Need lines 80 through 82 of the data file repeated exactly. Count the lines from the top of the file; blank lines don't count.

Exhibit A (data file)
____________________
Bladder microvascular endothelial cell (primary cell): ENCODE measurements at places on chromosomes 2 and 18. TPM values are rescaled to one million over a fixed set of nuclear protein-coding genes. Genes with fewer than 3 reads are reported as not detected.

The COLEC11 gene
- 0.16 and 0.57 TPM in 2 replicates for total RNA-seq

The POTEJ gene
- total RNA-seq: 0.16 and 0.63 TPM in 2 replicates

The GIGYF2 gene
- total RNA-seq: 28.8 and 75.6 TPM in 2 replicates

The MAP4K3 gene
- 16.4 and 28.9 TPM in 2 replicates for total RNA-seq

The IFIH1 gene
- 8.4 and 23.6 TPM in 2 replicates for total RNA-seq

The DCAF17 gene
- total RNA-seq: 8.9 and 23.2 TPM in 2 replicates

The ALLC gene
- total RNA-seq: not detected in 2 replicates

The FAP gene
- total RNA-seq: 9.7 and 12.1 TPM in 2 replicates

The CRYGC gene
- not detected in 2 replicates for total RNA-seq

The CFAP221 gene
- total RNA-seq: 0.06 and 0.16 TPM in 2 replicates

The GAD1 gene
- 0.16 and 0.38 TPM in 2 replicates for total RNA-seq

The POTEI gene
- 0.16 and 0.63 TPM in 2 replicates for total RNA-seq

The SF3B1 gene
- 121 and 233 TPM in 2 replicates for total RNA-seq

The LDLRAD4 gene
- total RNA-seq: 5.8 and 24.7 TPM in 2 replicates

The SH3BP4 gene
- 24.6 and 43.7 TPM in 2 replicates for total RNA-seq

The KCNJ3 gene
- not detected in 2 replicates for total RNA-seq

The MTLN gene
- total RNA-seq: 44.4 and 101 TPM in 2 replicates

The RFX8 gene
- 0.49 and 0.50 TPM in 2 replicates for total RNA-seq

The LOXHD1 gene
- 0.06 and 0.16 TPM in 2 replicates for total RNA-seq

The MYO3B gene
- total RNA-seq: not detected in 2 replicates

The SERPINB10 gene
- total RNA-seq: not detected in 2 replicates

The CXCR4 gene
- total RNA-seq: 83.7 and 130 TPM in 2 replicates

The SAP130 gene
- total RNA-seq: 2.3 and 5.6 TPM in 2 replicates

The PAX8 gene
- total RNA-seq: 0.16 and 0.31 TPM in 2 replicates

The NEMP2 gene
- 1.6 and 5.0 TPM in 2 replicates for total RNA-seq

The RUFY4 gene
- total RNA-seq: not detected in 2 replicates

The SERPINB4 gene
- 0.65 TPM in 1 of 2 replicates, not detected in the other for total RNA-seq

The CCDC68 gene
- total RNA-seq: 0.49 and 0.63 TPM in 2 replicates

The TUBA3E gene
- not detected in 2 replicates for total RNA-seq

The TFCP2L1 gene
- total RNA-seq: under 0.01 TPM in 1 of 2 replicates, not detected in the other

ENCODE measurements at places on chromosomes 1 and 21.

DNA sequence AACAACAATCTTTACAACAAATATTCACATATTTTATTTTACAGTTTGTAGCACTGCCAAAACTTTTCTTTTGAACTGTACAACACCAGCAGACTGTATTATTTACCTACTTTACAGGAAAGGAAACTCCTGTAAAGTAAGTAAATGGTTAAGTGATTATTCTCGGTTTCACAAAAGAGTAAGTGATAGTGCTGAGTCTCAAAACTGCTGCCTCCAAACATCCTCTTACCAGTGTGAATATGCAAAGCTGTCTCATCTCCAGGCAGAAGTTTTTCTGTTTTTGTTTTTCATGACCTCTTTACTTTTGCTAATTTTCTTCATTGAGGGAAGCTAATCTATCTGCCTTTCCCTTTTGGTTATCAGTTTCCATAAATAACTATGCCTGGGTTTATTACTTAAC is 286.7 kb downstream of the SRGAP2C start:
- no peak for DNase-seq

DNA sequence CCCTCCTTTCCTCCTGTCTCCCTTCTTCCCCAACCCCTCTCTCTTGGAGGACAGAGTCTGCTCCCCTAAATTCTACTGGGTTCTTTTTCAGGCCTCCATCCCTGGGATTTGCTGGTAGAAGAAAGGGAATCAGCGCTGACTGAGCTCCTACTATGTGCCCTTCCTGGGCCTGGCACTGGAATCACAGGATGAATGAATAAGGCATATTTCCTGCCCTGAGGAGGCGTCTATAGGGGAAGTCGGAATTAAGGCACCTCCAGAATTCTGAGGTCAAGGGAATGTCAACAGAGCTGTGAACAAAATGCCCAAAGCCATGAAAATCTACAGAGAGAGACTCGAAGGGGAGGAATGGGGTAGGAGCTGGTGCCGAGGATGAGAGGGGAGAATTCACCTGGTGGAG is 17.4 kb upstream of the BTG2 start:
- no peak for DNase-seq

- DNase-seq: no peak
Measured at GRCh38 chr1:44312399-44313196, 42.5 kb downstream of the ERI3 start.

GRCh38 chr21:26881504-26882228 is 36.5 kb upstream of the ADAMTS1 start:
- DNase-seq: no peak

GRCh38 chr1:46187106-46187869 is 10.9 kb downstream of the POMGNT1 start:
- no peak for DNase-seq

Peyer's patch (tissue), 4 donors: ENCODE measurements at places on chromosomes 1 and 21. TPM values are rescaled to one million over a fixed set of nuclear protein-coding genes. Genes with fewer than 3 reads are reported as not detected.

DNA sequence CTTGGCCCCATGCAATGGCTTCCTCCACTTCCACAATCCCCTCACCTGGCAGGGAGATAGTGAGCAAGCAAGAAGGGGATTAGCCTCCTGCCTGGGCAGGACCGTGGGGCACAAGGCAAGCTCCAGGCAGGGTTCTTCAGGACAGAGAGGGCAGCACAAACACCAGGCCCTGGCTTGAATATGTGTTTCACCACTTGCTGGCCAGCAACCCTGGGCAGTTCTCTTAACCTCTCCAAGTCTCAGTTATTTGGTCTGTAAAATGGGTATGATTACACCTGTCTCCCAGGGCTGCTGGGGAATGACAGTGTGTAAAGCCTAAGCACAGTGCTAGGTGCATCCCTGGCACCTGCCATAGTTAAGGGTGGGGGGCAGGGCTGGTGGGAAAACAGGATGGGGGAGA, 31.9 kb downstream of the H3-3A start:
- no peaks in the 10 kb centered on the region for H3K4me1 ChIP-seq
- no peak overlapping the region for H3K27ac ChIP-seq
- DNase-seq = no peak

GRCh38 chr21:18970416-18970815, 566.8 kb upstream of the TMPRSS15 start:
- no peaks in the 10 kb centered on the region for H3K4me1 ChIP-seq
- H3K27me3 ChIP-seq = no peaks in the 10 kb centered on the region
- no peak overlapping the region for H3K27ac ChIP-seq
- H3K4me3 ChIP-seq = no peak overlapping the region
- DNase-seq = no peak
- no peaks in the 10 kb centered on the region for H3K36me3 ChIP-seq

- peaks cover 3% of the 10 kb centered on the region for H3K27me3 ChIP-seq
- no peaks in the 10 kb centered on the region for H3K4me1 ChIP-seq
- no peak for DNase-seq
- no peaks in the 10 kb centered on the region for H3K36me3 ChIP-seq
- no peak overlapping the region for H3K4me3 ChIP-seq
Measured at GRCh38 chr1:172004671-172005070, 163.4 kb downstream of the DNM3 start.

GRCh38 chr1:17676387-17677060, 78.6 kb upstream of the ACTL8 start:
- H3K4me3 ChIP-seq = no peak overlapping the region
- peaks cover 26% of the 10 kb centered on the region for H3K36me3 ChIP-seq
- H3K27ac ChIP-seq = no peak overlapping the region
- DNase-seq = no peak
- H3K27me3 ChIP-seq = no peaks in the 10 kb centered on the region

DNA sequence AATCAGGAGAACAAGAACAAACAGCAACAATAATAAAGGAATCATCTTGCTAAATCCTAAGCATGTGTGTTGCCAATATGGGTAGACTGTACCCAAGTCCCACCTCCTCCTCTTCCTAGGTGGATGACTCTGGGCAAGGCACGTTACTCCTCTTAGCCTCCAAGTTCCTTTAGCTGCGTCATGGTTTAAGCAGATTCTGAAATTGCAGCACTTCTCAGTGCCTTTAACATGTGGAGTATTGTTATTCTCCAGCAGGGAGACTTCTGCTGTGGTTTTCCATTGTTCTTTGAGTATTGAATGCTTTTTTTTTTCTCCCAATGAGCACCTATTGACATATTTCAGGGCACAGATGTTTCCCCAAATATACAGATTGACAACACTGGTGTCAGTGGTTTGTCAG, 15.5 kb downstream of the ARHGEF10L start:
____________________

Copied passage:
- H3K27me3 ChIP-seq = no peaks in the 10 kb centered on the region
- no peak overlapping the region for H3K27ac ChIP-seq
- H3K4me3 ChIP-seq = no peak overlapping the region